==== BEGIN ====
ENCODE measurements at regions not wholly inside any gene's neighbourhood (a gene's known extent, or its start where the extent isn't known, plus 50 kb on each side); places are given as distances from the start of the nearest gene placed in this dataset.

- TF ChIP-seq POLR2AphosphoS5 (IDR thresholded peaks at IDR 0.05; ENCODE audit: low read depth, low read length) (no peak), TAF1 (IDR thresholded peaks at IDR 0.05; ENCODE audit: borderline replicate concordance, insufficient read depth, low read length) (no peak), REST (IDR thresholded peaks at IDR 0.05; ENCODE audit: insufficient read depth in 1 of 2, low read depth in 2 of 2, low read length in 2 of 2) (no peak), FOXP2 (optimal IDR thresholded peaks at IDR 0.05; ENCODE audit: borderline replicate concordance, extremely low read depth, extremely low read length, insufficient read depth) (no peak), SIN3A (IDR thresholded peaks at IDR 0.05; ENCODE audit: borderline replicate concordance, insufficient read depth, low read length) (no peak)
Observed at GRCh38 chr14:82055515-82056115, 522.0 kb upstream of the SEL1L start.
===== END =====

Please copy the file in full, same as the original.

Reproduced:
ENCODE measurements at regions not wholly inside any gene's neighbourhood (a gene's known extent, or its start where the extent isn't known, plus 50 kb on each side); places are given as distances from the start of the nearest gene placed in this dataset.

- TF ChIP-seq POLR2AphosphoS5 (IDR thresholded peaks at IDR 0.05; ENCODE audit: low read depth, low read length) (no peak), TAF1 (IDR thresholded peaks at IDR 0.05; ENCODE audit: borderline replicate concordance, insufficient read depth, low read length) (no peak), REST (IDR thresholded peaks at IDR 0.05; ENCODE audit: insufficient read depth in 1 of 2, low read depth in 2 of 2, low read length in 2 of 2) (no peak), FOXP2 (optimal IDR thresholded peaks at IDR 0.05; ENCODE audit: borderline replicate concordance, extremely low read depth, extremely low read length, insufficient read depth) (no peak), SIN3A (IDR thresholded peaks at IDR 0.05; ENCODE audit: borderline replicate concordance, insufficient read depth, low read length) (no peak)
Observed at GRCh38 chr14:82055515-82056115, 522.0 kb upstream of the SEL1L start.